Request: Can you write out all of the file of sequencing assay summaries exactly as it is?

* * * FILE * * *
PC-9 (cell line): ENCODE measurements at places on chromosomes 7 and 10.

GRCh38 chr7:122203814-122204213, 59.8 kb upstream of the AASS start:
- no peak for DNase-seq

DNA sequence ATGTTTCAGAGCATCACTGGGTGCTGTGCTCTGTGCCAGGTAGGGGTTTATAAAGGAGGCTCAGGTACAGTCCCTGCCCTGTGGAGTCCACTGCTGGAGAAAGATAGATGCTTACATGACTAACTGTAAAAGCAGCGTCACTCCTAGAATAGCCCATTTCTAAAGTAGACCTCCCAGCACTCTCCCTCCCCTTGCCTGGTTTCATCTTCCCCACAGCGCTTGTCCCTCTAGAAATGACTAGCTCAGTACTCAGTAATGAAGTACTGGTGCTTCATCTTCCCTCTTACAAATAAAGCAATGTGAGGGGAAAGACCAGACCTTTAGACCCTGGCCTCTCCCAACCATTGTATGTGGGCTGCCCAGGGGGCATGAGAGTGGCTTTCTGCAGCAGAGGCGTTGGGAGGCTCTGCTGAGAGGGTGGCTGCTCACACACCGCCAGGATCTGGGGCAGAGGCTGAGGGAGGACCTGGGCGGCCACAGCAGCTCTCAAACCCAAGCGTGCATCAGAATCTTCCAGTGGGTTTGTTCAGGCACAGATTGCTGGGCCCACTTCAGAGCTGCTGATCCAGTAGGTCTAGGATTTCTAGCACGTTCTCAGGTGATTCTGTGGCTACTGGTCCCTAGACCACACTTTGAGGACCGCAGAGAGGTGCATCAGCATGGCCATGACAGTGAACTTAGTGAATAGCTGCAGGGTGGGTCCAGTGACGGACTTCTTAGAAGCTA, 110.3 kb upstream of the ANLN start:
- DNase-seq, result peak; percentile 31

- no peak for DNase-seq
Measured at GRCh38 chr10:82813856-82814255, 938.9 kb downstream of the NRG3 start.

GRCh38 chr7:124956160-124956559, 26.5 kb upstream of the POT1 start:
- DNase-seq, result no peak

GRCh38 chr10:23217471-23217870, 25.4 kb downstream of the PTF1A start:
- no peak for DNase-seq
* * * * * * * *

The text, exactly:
PC-9 (cell line): ENCODE measurements at places on chromosomes 7 and 10.

GRCh38 chr7:122203814-122204213, 59.8 kb upstream of the AASS start:
- no peak for DNase-seq

DNA sequence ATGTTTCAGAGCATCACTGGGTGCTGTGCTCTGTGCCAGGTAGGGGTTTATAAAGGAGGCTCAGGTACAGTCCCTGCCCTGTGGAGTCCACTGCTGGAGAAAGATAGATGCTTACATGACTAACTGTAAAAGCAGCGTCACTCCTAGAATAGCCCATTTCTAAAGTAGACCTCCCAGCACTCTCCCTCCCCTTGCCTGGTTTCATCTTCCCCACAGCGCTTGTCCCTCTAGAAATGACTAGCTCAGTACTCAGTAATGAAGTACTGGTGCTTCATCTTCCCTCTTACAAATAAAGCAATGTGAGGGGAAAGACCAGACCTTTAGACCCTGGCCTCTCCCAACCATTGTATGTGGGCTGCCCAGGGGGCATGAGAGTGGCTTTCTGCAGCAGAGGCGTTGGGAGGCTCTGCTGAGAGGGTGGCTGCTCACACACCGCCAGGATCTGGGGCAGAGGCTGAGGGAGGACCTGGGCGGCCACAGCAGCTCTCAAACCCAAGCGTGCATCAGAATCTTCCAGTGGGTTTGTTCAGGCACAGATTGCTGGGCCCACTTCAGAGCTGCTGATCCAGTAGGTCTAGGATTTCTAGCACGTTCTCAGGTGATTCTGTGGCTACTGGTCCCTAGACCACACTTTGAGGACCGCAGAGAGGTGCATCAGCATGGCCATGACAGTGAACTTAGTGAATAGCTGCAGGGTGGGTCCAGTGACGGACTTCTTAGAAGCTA, 110.3 kb upstream of the ANLN start:
- DNase-seq, result peak; percentile 31

- no peak for DNase-seq
Measured at GRCh38 chr10:82813856-82814255, 938.9 kb downstream of the NRG3 start.

GRCh38 chr7:124956160-124956559, 26.5 kb upstream of the POT1 start:
- DNase-seq, result no peak

GRCh38 chr10:23217471-23217870, 25.4 kb downstream of the PTF1A start:
- no peak for DNase-seq